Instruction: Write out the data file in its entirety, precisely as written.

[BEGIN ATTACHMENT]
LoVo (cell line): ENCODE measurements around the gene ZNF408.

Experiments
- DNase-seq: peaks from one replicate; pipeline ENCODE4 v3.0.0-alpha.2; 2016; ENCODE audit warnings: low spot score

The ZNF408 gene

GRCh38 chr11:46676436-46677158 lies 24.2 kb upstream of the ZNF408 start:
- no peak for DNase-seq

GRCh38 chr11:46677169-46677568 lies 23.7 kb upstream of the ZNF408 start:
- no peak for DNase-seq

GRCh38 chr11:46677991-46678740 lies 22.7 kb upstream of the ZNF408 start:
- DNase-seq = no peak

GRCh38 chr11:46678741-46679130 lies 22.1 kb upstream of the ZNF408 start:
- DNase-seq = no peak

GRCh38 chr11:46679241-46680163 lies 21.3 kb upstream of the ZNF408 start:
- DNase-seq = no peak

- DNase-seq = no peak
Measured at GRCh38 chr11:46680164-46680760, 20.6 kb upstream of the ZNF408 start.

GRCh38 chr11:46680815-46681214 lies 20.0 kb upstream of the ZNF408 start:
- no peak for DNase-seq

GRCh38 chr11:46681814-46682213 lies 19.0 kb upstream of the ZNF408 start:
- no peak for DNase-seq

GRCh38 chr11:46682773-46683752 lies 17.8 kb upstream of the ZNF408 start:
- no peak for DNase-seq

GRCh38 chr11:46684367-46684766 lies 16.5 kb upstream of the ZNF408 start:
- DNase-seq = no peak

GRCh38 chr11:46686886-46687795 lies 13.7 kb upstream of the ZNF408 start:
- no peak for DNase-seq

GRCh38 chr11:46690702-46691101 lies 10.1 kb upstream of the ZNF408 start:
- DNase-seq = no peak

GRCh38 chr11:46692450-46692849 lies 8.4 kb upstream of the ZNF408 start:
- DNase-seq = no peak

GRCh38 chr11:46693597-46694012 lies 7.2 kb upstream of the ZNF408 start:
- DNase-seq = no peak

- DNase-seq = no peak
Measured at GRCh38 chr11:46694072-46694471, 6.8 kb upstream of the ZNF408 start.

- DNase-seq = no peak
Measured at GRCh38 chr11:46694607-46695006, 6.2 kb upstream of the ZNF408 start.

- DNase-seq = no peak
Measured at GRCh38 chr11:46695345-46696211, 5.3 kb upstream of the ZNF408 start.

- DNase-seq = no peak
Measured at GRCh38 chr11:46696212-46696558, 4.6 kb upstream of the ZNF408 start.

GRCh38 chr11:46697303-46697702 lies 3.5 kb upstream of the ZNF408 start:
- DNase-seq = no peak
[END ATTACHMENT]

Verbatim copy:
LoVo (cell line): ENCODE measurements around the gene ZNF408.

Experiments
- DNase-seq: peaks from one replicate; pipeline ENCODE4 v3.0.0-alpha.2; 2016; ENCODE audit warnings: low spot score

The ZNF408 gene

GRCh38 chr11:46676436-46677158 lies 24.2 kb upstream of the ZNF408 start:
- no peak for DNase-seq

GRCh38 chr11:46677169-46677568 lies 23.7 kb upstream of the ZNF408 start:
- no peak for DNase-seq

GRCh38 chr11:46677991-46678740 lies 22.7 kb upstream of the ZNF408 start:
- DNase-seq = no peak

GRCh38 chr11:46678741-46679130 lies 22.1 kb upstream of the ZNF408 start:
- DNase-seq = no peak

GRCh38 chr11:46679241-46680163 lies 21.3 kb upstream of the ZNF408 start:
- DNase-seq = no peak

- DNase-seq = no peak
Measured at GRCh38 chr11:46680164-46680760, 20.6 kb upstream of the ZNF408 start.

GRCh38 chr11:46680815-46681214 lies 20.0 kb upstream of the ZNF408 start:
- no peak for DNase-seq

GRCh38 chr11:46681814-46682213 lies 19.0 kb upstream of the ZNF408 start:
- no peak for DNase-seq

GRCh38 chr11:46682773-46683752 lies 17.8 kb upstream of the ZNF408 start:
- no peak for DNase-seq

GRCh38 chr11:46684367-46684766 lies 16.5 kb upstream of the ZNF408 start:
- DNase-seq = no peak

GRCh38 chr11:46686886-46687795 lies 13.7 kb upstream of the ZNF408 start:
- no peak for DNase-seq

GRCh38 chr11:46690702-46691101 lies 10.1 kb upstream of the ZNF408 start:
- DNase-seq = no peak

GRCh38 chr11:46692450-46692849 lies 8.4 kb upstream of the ZNF408 start:
- DNase-seq = no peak

GRCh38 chr11:46693597-46694012 lies 7.2 kb upstream of the ZNF408 start:
- DNase-seq = no peak

- DNase-seq = no peak
Measured at GRCh38 chr11:46694072-46694471, 6.8 kb upstream of the ZNF408 start.

- DNase-seq = no peak
Measured at GRCh38 chr11:46694607-46695006, 6.2 kb upstream of the ZNF408 start.

- DNase-seq = no peak
Measured at GRCh38 chr11:46695345-46696211, 5.3 kb upstream of the ZNF408 start.

- DNase-seq = no peak
Measured at GRCh38 chr11:46696212-46696558, 4.6 kb upstream of the ZNF408 start.

GRCh38 chr11:46697303-46697702 lies 3.5 kb upstream of the ZNF408 start:
- DNase-seq = no peak